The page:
Actual restaurants in the North Cotswolds are few and far between. There are lots of superb pubs that are more of a restaurant than a pub nowadays and many hotels that boast restaurants but lack that buzz that an independent can offer.
The Old Butchers is family-run, small and far from pretentious. Pete is chef, while wife Louise takes care of the front of house, armed with her daughter and others of a similar age. The tables are always full, yet there's never a feeling of sitting on top of other diners or being involved in their conversations.
We took a couple of friends for their first ever visit. We'd hyped it up quite a bit for a good fortnight or so which can sometimes be risky, but we've never experienced anything less than brilliant on the (probably a dozen by now) occasions we have been there.
The menu is largely European, full of seafood, steak over charcoal and seasonal game. There's a "Lobster" swing sign outside and lots of it on the menu.
A bottle of Sauvignon Blanc (the wine list is very good) and a couple of pints of Hawkstone (Clarkson's Lager) arrive as we survey the menu. Our friends are the type of people who study the menu before they arrive and pretty much know want they are going to order. I'm the opposite.
"Fancy sharing the 1kg T-Bone?" throwing a slight curveball to my friend. He agrees, but then proceeds to tell me that he is a medium steak eater. I'm a rare. We agree on medium-rare.
If Mussels Mariniere is on the menu I'm probably ordering it, along with a spoon for the glorious creamy, garlicky goodness. It was a generous serving for a starter and these were absolutely massive.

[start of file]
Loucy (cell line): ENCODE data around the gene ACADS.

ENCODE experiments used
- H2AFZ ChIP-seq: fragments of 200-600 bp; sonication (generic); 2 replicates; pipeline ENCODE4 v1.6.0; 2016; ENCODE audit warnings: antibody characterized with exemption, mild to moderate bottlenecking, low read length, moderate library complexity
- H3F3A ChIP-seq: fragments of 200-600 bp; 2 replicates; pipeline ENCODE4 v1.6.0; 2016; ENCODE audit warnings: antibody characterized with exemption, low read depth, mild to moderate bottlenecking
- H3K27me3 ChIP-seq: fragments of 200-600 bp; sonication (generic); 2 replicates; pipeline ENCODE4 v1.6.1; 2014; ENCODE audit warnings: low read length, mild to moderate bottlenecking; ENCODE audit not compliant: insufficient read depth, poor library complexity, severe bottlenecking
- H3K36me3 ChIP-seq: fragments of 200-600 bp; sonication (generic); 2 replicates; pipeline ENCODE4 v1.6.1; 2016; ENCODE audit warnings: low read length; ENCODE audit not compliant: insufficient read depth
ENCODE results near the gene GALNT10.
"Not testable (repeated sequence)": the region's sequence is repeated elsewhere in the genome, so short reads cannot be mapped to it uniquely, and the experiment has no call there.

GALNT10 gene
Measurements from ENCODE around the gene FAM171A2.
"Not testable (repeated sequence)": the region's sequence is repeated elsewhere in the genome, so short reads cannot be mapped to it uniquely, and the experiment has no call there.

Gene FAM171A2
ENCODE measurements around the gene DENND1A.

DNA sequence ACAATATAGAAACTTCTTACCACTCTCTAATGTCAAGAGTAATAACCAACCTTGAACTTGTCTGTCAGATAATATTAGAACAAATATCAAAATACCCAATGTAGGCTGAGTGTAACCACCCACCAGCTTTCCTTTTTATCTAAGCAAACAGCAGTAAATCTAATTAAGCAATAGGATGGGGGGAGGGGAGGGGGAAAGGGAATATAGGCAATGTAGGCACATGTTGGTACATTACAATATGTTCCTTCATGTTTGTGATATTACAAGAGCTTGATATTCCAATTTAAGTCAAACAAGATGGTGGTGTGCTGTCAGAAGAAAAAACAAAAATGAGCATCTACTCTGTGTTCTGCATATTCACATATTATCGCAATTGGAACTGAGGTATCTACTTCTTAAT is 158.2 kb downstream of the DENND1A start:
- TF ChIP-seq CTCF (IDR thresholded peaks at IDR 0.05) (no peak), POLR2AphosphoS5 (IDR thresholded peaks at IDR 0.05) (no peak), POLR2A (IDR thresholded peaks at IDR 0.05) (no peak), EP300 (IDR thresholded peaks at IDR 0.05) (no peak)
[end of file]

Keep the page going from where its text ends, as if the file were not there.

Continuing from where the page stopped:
The others tucked into Cornish Scallops, served in a shell in a delicious pool of Nduja Butter which offered a bit of a kick.
The Prawn Cocktail, which usually comes with a Bloody Mary sorbet on top. However our friend asked if this could come on the side as she "didn't really trust it". She loved it.
And the Pate en Croute, pickled walnut, cornichons and punchy wasabi, mustardy dip.
Our mains arrived soon after.
They had divided the T-bone onto separate plates so we didn't have to fight over it. It was on the rarer side of medium-rare, beautifully pink with juicy bits of fat on some of the slices. It came with fries, salad and a choice of sauces, we both opted for peppercorn. The meat cut like the proverbial butter and was deliciously rich and salty. It was magical. I would order steak out more often if it was all like this.
The Cornish Monkfish & Prawn Tandoori, with Spinach, a Lentil Dahl and raita looked incredible and apparently it was. As was the 1/2 Cornish Native Lobster & Garlic Butter and the immense Crab, Truffle Fries that were ordered to accompany it.
Pudding was replaced by more wine, while we all gushed over what we had just eaten and started planning our next visit which, I imagine, won't be too far away.